Armed with a fastball in the high 90s that was considered to be one of the best among his prospect class, fireballer Tanner Scheppers had the kind of ideal-world ceiling that might have made him a frontline starter for the Texas Rangers one day.
Now, while health concerns have more or less quashed that dream over the course of his development, the consolation prize hasn’t been too shabby either.
After a middling debut season in 2012 that saw him throw 32.1 innings of homer-prone (1.67 HR/9) relief that resulted in a 4.45/1.73 ERA.WHIP, Scheppers’ followup in 2013 has been eye-opening in a number of ways.
For one, he’s been more or less unhittable. In 32 thus far in 2013, the right-hander has allowed just three runs on 17 hits and 11 walks, good for a 0.84/0.88 ERA/WHIP that ranks him in the top-five in the former and tied for 11th in the latter among all relievers. Batters are hitting just .156 against him this year, compared to .333 last season.
In fact, he’s been so good that he’s already all but ascended the Rangers’ depth charts, and is now second only to closer Joe Nathan.
To climb that final step, however, he’ll need a couple of things: one, for the Rangers not to exercise the 2014 option on Nathan, and two … show that this incredible run is more than a luck-fueled mirage — and both are more easily said than done.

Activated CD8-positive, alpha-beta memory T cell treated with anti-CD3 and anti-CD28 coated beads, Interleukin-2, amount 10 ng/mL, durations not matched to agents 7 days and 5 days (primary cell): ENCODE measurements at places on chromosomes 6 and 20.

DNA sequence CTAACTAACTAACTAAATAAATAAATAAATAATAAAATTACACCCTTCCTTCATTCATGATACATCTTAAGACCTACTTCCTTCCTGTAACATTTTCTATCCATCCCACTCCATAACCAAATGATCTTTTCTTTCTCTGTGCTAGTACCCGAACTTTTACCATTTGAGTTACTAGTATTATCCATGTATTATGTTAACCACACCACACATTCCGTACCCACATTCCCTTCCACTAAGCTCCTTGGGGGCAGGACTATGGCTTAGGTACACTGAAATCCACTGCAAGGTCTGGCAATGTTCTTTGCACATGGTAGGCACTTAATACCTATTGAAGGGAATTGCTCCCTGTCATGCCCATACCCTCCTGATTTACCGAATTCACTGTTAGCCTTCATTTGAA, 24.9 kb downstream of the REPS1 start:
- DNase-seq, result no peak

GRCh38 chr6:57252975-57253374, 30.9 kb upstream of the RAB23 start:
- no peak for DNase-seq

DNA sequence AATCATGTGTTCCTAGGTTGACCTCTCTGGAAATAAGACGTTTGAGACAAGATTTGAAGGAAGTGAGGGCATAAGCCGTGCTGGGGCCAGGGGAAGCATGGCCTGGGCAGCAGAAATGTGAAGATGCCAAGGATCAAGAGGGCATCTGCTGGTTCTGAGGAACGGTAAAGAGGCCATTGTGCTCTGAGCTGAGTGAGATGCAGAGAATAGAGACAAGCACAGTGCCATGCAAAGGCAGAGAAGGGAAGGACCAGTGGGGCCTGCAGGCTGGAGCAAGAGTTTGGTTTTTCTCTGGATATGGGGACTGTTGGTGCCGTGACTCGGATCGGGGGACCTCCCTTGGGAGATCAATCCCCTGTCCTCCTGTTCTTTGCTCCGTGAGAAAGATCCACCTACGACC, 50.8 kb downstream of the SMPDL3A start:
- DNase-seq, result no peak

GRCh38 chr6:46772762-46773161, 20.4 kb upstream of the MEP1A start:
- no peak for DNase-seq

See, perhaps the most remarkable thing about Scheppers’ improvement is that he’s doing it with a dramatically reduced 5.63 K/9 (8.35 in 2012) and increased walk rate (3.09 BB/9, 2.51 in 2012), a deadly combo that should tell even those who aren’t sabermetrically-inclined that there’s something just a little off here.
When you add in his rock-bottom .172 BABIP and incredible 99.3 percent strand rate, and the picture you get is one of a hurler who is well out-performing his skill level and little more, right?
That would be the easy answer, but it’s not that simple. Yes, Scheppers is no doubt being boosted by the baseball gods here, and while his 4.03 FIP cries regression, it’s not as though the 26-year-old hasn’t made legitimate improvements either.
The main thing is that he’s doing a little more of pitching around the plate these days, with just 46.8 percent of his pitches inside the zone compared to 56.4 in 2012. Now, while his stuff over the plate is still drawing a fair bit of contact (79.3 percent vs. 80.8 in 2012), it’s the fact that he’s drawn more swings on his pitches outside the zone (31.9 percent vs. 25 in 2012) that’s made the difference.
Hitters are now making contact with Scheppers’ outside pitches at a rate of 65.3 percent compared to 53.3 last season, which may suggest that he’s doing a better job of keeping them off-balanced, as a 18 percent line drive rate (20.4 percent in 2012) and increased 51.7 percent ground ball rate (42.6 in 2012) would back up.
So while his BABIP might be incredibly low right now, it’s not to suggest that it should necessarily spike up to last season’s levels either.
And speaking of luck, there’s also the matter of Scheppers’ strikeout rate being diminished despite the fact that he’s actually improved his swinging strike rate from last season, going from 8.7 percent to 9.1 — so I suppose it goes both ways.
In short, the hurler has been both improved and lucky this season, and if he can keep the former trait going, it won’t be long before he ascends to the top of the Rangers bullpen, lucky or not.